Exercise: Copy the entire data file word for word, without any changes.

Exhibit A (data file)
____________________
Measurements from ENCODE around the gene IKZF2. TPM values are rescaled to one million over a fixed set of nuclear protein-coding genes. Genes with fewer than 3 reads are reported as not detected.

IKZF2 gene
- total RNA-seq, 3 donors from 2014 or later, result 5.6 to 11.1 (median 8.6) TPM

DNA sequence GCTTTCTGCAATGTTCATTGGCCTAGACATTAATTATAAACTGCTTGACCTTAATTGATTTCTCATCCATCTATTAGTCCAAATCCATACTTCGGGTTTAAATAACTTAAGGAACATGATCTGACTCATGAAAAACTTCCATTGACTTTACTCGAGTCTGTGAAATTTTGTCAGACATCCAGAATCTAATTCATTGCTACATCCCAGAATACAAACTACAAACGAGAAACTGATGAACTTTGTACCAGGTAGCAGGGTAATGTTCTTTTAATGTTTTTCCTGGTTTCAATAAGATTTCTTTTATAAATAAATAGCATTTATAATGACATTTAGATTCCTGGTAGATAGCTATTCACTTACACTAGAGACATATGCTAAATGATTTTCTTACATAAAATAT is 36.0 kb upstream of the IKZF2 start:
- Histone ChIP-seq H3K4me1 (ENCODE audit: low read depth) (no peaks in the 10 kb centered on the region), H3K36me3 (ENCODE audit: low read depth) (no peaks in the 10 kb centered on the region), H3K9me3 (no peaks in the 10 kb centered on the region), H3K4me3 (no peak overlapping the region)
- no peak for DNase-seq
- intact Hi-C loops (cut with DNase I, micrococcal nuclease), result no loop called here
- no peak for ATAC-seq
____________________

Measurements from ENCODE around the gene IKZF2. TPM values are rescaled to one million over a fixed set of nuclear protein-coding genes. Genes with fewer than 3 reads are reported as not detected.

IKZF2 gene
- total RNA-seq, 3 donors from 2014 or later, result 5.6 to 11.1 (median 8.6) TPM

DNA sequence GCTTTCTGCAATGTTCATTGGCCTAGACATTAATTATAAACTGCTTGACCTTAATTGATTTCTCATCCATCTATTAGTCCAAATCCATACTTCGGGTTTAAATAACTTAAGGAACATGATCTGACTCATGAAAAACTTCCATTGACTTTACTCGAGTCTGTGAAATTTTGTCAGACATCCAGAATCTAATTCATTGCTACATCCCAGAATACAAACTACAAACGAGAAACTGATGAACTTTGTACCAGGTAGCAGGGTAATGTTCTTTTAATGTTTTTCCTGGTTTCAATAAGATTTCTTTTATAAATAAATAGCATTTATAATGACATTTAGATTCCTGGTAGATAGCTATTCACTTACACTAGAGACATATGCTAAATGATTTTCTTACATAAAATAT is 36.0 kb upstream of the IKZF2 start:
- Histone ChIP-seq H3K4me1 (ENCODE audit: low read depth) (no peaks in the 10 kb centered on the region), H3K36me3 (ENCODE audit: low read depth) (no peaks in the 10 kb centered on the region), H3K9me3 (no peaks in the 10 kb centered on the region), H3K4me3 (no peak overlapping the region)
- no peak for DNase-seq
- intact Hi-C loops (cut with DNase I, micrococcal nuclease), result no loop called here
- no peak for ATAC-seq